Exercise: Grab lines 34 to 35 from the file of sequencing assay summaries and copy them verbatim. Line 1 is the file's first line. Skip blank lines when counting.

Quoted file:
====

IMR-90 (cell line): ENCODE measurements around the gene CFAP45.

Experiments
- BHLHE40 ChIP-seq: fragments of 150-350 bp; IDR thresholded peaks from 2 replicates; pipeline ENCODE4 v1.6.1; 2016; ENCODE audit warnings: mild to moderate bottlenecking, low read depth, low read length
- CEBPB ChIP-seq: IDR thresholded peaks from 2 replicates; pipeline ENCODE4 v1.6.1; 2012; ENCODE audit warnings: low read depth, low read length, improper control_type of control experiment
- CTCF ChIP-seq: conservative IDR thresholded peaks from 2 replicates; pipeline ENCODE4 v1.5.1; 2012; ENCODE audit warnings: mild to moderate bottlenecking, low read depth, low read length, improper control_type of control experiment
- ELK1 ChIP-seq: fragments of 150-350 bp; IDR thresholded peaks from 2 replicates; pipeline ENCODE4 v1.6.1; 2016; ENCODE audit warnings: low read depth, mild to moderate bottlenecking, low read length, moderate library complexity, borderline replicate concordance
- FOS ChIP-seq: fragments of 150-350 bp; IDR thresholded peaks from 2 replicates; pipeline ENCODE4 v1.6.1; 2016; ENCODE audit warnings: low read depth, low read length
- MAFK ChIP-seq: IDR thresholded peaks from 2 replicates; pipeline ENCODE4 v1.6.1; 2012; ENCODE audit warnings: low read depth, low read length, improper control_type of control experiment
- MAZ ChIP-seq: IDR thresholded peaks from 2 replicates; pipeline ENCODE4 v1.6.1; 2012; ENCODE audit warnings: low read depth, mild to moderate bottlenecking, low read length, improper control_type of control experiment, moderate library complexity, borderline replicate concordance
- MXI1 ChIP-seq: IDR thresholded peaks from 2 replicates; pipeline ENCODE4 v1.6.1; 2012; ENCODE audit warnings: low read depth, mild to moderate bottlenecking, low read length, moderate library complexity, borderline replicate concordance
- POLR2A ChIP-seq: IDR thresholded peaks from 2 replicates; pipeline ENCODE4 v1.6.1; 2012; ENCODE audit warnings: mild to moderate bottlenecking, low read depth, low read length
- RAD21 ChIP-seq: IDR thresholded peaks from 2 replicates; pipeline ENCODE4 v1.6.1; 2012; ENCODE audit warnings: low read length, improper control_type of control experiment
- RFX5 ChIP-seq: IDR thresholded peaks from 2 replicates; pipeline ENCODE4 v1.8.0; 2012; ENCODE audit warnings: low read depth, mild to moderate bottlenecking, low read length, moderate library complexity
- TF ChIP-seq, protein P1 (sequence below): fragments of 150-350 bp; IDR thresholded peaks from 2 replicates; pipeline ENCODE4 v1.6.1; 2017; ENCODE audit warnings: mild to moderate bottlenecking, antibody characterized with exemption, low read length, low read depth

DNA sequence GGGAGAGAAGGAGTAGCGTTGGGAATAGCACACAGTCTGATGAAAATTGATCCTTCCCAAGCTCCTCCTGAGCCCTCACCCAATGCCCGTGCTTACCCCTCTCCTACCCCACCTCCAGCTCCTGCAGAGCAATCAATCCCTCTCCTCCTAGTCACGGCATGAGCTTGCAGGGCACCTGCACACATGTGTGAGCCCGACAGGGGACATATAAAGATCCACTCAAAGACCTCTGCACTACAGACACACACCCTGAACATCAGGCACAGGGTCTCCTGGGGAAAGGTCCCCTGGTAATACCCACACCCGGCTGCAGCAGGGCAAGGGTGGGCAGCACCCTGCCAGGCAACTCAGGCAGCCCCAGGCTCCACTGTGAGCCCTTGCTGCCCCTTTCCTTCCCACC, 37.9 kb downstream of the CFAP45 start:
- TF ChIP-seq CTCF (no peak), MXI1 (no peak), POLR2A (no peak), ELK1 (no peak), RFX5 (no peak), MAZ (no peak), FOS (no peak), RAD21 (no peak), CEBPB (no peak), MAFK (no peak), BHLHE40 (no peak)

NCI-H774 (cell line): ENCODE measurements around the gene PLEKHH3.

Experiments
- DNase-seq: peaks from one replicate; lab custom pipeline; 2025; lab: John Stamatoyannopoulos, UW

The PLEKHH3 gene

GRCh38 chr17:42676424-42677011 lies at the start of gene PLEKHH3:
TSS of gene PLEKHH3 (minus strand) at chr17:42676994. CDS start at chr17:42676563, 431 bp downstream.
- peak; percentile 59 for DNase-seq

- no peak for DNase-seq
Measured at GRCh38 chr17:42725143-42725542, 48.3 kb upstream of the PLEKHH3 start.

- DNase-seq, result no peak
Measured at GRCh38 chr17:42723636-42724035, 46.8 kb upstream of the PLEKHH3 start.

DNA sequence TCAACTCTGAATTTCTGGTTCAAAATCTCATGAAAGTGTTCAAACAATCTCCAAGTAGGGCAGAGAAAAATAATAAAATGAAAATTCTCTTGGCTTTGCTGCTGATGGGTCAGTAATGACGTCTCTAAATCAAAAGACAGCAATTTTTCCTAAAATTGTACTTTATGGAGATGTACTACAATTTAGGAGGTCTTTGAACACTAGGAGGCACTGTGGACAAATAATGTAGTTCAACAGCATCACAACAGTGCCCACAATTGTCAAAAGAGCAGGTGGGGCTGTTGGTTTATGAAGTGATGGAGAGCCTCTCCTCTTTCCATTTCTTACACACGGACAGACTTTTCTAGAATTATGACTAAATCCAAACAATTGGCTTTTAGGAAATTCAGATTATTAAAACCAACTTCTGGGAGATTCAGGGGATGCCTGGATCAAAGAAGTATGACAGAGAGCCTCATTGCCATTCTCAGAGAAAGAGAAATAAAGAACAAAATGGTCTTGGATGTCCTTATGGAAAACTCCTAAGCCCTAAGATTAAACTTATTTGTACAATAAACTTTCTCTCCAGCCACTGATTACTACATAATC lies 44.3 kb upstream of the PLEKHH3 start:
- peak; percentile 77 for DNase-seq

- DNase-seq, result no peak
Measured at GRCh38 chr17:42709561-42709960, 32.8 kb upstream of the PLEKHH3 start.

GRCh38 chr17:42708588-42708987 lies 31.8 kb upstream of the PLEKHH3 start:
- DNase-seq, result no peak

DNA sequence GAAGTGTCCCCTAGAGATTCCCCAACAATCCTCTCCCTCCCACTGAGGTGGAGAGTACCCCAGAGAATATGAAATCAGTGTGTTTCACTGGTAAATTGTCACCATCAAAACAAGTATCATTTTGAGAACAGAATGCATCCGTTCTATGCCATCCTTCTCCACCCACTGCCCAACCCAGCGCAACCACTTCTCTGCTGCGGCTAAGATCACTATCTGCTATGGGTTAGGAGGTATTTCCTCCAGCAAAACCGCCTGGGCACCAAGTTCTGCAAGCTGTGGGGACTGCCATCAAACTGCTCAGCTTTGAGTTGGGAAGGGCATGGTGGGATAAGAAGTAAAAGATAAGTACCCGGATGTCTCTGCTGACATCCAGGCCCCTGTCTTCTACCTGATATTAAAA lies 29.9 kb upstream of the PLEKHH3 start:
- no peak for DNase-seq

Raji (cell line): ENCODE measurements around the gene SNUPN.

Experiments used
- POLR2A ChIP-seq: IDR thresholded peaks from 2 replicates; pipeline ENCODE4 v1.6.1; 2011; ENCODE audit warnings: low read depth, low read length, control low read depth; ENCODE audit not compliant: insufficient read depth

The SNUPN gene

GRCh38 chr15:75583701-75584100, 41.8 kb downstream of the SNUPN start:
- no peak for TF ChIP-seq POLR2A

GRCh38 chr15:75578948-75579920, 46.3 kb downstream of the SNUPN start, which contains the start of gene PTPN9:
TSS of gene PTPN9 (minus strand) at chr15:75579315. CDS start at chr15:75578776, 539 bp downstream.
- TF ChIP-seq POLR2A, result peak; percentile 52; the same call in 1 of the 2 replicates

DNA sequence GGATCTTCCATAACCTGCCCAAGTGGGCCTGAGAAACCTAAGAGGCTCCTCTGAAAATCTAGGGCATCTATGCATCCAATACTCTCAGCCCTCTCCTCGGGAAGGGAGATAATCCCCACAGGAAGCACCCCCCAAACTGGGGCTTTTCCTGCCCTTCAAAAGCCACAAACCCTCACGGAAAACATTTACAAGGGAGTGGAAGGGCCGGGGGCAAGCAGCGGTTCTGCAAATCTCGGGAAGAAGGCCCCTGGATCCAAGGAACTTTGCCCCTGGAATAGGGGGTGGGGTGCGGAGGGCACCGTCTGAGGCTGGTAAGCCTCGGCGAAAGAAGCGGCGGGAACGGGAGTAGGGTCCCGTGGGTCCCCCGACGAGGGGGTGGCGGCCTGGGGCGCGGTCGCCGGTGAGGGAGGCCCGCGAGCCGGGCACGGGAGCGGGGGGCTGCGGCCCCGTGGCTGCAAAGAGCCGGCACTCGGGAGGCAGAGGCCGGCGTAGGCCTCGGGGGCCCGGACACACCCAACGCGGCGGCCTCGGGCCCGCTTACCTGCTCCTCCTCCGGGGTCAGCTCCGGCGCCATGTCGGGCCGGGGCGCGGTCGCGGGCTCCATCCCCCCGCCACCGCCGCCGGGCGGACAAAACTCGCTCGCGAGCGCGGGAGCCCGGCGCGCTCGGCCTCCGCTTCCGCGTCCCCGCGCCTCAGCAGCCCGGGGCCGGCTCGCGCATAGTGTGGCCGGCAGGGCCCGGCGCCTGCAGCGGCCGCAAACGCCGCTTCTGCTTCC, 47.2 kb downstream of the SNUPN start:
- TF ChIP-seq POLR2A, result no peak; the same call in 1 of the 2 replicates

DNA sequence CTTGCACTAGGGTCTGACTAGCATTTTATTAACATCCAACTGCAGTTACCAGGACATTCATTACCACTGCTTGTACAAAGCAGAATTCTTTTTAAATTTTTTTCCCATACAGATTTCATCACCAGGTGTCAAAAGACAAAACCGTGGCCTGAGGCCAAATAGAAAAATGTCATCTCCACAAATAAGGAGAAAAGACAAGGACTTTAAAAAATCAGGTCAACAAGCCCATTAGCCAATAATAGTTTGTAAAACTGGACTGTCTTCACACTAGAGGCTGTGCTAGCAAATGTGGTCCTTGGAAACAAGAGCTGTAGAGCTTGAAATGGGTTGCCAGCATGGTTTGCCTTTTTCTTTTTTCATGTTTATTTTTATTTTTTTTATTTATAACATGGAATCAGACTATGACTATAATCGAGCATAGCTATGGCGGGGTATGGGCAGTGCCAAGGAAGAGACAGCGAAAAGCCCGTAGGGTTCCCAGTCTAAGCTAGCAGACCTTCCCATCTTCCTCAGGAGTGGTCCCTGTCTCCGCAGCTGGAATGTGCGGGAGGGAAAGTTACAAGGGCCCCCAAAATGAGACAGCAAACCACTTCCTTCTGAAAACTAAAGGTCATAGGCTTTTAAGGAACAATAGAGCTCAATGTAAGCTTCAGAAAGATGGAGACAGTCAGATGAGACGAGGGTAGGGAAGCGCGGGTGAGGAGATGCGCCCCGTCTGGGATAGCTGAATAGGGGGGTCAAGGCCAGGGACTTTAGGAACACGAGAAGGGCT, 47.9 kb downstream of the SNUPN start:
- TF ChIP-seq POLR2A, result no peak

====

DNA sequence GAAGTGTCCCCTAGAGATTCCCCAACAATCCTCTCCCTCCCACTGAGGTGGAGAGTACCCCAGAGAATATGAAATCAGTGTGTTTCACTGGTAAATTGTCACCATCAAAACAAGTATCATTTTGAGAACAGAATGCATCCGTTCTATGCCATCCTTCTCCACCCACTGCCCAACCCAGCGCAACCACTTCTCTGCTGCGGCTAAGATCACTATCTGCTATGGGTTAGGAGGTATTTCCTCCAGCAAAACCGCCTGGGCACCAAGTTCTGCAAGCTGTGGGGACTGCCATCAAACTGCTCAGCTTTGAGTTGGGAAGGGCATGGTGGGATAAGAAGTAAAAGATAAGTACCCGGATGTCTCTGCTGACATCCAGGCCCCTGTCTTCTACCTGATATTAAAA lies 29.9 kb upstream of the PLEKHH3 start:
- no peak for DNase-seq